Come to Me

img_4779

Come to Me

 

Come to me when you’re stressed out,

When you’re overwhelmed,

When the burnout has set in,

When the anxiety grips you,

When the exhaustion never seems to end,

When tired is the only word you know to express the emptiness you feel.

 

Come to me when the responsibilities keep growing,

When the demands are more than the resources,

When you feel like you need six of you and, at best, you’re only at half-power.

 

Come to me when the thoughts won’t stop racing,

When the words won’t stop coming,

Even when all you want is to be quiet,

Come to me and I will listen to it all.

 

Come to me when you are angry and full of rage,

When you want to rant and scream,

When you are full of hurt and trying to keep a lid on it so as not to hurt anyone else.

Come to me and let me be angry with you and for you.

Let me soothe the hurt inside.

 

Come to me when the words run out and all that is left are the tears.

Come to me, for I understand the language of tears.

Come to me and I will give you space to breathe.

I will give you time to cry.

 

Come to me when you are surrounded by people and yet you feel so very much alone.

Come to me and I will sit beside you.

Come to me and I will embrace you.

 

Come to me and I will give you rest,

I will give you peace,

I will give you silence,

I will give you stillness,

I will give you space,

Come to me and I will give you healing and strength.

 

Take my yoke upon your shoulders,

Let me share your burdens.

They weren’t mean to be yours alone.

Let me help you carry all that is heavy in life.

 

I am gentle, kind, and patient.

I am love and compassion.

I will teach you and support as we walk.

 

We will bear these burdens together,

You and I,

Every step of the way.

You are not alone in this.

You never have been.

You never will be.

I am here.

 

Come to me.

Let me give you rest.

Terms and Conditions

terms-and-conditions_tcm8-9351_w710

I’ve spent the last few weeks avoiding coming to terms with my trust issues. The simple exercise of writing a list of those I trust turned into ten days of me either avoiding my journal entirely or staring at a blank page and then walking away.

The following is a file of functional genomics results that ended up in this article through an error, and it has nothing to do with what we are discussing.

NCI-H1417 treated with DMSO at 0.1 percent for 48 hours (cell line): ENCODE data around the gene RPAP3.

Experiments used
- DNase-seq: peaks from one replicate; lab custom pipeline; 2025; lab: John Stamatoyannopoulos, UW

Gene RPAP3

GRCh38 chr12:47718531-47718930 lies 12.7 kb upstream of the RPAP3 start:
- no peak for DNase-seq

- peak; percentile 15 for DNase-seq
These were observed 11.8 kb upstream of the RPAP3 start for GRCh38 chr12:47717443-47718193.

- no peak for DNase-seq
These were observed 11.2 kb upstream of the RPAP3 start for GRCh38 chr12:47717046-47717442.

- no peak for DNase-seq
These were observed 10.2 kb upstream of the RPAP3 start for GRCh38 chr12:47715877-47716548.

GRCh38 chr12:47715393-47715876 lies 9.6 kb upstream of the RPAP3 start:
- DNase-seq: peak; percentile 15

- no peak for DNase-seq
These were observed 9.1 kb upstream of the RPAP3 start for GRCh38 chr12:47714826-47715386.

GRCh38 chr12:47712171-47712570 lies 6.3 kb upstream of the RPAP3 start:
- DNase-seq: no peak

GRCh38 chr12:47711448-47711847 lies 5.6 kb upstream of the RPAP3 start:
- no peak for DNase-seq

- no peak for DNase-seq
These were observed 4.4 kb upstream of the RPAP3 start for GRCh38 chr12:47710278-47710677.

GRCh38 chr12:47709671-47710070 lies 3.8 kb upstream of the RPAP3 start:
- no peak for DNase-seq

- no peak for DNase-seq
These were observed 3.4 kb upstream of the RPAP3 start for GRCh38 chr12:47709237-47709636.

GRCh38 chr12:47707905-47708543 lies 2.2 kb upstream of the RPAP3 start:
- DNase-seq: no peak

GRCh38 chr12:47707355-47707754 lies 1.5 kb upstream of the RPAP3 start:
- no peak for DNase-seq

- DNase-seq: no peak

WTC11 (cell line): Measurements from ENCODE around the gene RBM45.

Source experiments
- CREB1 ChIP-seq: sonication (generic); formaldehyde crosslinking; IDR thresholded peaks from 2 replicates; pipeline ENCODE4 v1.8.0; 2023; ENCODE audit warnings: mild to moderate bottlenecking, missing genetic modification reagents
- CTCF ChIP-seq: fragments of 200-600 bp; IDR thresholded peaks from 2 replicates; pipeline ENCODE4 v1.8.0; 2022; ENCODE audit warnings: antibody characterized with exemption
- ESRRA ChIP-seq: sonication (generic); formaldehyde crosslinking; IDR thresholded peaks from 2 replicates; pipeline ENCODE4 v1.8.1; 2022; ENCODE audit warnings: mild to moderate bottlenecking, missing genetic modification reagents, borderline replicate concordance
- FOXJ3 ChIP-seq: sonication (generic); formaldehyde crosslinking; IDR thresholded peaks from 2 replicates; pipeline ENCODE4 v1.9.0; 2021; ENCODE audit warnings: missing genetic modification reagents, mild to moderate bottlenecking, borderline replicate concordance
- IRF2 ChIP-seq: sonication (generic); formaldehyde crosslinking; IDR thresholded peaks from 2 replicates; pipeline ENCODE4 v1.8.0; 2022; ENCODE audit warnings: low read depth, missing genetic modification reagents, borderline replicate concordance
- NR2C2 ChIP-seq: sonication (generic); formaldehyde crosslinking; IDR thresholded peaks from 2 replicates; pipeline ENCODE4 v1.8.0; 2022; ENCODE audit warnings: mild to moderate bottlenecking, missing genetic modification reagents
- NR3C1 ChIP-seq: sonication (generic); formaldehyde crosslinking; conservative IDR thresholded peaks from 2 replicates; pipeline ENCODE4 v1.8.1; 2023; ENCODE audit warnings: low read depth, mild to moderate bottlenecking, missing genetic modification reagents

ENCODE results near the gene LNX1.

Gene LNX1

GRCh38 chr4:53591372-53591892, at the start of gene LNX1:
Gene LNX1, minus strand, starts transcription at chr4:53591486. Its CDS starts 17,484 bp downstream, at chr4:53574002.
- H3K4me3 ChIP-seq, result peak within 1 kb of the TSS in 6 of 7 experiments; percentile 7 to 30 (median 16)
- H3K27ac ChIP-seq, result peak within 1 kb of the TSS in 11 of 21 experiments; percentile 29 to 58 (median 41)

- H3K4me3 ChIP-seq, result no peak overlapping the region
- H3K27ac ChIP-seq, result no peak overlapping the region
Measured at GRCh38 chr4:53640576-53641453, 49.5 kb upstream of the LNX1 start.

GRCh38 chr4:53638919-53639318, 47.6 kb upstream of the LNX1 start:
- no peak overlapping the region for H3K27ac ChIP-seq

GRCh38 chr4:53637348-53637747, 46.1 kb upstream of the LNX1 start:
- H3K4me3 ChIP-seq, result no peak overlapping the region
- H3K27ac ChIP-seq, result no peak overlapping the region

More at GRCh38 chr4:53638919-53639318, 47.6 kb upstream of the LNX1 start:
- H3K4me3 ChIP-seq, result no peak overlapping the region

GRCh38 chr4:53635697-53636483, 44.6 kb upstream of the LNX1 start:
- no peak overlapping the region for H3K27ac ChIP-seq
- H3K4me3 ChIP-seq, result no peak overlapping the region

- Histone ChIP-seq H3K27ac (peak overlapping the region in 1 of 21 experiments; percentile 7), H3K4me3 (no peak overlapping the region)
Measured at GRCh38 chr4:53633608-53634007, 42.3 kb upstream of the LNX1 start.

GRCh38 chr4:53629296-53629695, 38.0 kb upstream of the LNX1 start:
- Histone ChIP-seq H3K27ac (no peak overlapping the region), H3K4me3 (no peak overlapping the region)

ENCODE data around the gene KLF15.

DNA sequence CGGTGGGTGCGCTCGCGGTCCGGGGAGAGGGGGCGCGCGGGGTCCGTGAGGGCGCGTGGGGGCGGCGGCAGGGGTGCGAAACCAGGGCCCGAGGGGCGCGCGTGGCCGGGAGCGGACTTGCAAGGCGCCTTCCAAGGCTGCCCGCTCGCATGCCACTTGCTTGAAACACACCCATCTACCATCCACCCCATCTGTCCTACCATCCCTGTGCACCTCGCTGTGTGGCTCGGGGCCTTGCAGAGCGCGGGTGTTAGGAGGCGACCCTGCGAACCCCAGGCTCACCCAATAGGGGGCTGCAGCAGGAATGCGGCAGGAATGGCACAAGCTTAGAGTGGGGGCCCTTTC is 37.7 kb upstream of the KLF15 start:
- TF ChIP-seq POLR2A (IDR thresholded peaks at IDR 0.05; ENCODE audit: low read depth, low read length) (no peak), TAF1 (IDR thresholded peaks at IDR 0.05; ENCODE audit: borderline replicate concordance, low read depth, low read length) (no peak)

With the start of Lent, I have found myself thrown back into the same emotional grist mill where I spent all of Advent. I kind of expect the teary moments this time around and that’s okay. I can handle those. That sounds like such a simple thing. To be able to cry and be okay with the tears. But the reality is it has taken a long time for me to get to this point. To stop believing the lies that crying over things that hurt is a sign of instability or weakness.

What has been so much harder to come to terms with has been my anger. This time of year always sits like lead. The end of January to the end of March is always haunted by memories of my father’s last weeks. The one place, the church,  I often turned to for solace has become so tainted that it is no longer a sanctuary and the church I have moved to is still too unfamiliar to be completely comfortable. I’m angry that I have been driven out of my refuge. I deeply resent being betrayed and abandoned by people I trusted, most especially my pastor and confessor. Every time those tears come because I’m feeling adrift, the anger comes raging up behind the tears.

So here I am. Second Sunday of Lent. A blank page in my journal staring back at me. Trust. Who do I trust? There is a list. It has more people on it than it used to. But is a very gradational list. I trust only up to a point. And that point depends on the situation and the person and our relationship.

Am I on my own list? No. Or maybe a better answer would be: Not yet.

Is God on my list?  Cautiously, yes.

How is that God, who loves me unconditionally, is so hard for me to trust? Because too often what I’ve known as love has always been conditional.